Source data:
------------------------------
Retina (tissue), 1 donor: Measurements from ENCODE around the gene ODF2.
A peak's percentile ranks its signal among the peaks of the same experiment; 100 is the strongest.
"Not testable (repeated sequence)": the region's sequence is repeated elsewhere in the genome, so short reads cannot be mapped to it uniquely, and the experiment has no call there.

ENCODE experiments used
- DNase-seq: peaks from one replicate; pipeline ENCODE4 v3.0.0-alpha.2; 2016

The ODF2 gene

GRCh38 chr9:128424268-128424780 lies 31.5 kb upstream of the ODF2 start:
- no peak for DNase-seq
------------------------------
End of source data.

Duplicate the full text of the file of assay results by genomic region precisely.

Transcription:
Retina (tissue), 1 donor: Measurements from ENCODE around the gene ODF2.
A peak's percentile ranks its signal among the peaks of the same experiment; 100 is the strongest.
"Not testable (repeated sequence)": the region's sequence is repeated elsewhere in the genome, so short reads cannot be mapped to it uniquely, and the experiment has no call there.

ENCODE experiments used
- DNase-seq: peaks from one replicate; pipeline ENCODE4 v3.0.0-alpha.2; 2016

The ODF2 gene

GRCh38 chr9:128424268-128424780 lies 31.5 kb upstream of the ODF2 start:
- no peak for DNase-seq